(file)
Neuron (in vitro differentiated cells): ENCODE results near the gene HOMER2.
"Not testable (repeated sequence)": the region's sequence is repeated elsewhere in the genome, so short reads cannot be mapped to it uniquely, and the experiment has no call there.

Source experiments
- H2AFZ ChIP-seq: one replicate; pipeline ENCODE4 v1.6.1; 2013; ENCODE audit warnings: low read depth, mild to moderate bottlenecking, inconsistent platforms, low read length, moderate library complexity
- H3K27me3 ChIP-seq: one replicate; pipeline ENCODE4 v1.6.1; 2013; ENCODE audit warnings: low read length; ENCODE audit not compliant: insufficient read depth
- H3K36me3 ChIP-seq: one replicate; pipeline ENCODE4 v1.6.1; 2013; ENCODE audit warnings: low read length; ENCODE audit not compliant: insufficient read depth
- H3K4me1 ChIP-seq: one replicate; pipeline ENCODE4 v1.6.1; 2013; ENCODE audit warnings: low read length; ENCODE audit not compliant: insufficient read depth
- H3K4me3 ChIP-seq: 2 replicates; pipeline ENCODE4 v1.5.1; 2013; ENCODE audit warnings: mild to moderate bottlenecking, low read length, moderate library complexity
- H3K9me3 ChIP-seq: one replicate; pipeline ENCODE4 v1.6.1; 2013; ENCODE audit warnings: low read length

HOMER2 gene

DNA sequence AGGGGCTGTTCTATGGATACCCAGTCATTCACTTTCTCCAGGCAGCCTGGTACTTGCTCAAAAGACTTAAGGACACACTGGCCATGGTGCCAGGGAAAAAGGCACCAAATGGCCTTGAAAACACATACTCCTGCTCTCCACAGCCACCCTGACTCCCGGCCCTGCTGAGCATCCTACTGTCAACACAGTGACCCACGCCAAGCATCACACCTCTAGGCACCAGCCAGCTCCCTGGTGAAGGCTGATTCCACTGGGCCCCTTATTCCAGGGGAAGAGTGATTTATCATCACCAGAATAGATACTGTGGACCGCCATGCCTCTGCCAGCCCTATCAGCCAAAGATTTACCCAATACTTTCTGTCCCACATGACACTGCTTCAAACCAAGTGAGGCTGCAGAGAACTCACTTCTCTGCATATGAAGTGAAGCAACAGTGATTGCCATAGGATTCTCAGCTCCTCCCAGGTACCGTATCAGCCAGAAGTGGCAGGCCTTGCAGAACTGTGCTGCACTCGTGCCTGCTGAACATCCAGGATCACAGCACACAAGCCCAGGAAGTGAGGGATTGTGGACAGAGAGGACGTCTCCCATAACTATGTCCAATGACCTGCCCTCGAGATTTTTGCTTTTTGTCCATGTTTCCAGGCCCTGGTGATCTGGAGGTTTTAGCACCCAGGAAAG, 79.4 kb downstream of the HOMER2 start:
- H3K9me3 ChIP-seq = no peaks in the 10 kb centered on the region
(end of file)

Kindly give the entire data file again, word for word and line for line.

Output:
Neuron (in vitro differentiated cells): ENCODE results near the gene HOMER2.
"Not testable (repeated sequence)": the region's sequence is repeated elsewhere in the genome, so short reads cannot be mapped to it uniquely, and the experiment has no call there.

Source experiments
- H2AFZ ChIP-seq: one replicate; pipeline ENCODE4 v1.6.1; 2013; ENCODE audit warnings: low read depth, mild to moderate bottlenecking, inconsistent platforms, low read length, moderate library complexity
- H3K27me3 ChIP-seq: one replicate; pipeline ENCODE4 v1.6.1; 2013; ENCODE audit warnings: low read length; ENCODE audit not compliant: insufficient read depth
- H3K36me3 ChIP-seq: one replicate; pipeline ENCODE4 v1.6.1; 2013; ENCODE audit warnings: low read length; ENCODE audit not compliant: insufficient read depth
- H3K4me1 ChIP-seq: one replicate; pipeline ENCODE4 v1.6.1; 2013; ENCODE audit warnings: low read length; ENCODE audit not compliant: insufficient read depth
- H3K4me3 ChIP-seq: 2 replicates; pipeline ENCODE4 v1.5.1; 2013; ENCODE audit warnings: mild to moderate bottlenecking, low read length, moderate library complexity
- H3K9me3 ChIP-seq: one replicate; pipeline ENCODE4 v1.6.1; 2013; ENCODE audit warnings: low read length

HOMER2 gene

DNA sequence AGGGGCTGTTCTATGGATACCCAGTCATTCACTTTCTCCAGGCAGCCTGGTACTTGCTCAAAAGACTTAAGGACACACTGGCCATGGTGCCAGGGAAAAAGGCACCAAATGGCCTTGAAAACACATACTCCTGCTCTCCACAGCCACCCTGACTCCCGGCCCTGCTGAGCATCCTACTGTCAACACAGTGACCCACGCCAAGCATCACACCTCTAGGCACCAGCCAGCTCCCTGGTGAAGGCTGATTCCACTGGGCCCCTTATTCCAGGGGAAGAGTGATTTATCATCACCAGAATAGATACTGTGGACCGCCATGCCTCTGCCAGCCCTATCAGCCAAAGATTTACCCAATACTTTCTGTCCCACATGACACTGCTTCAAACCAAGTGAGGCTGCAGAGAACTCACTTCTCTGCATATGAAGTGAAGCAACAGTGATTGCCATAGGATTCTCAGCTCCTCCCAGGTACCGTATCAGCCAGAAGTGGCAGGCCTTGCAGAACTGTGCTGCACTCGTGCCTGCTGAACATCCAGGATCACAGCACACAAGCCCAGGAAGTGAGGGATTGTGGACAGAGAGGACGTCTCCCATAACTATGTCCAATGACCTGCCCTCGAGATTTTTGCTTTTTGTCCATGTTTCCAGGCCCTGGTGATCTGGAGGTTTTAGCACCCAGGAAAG, 79.4 kb downstream of the HOMER2 start:
- H3K9me3 ChIP-seq = no peaks in the 10 kb centered on the region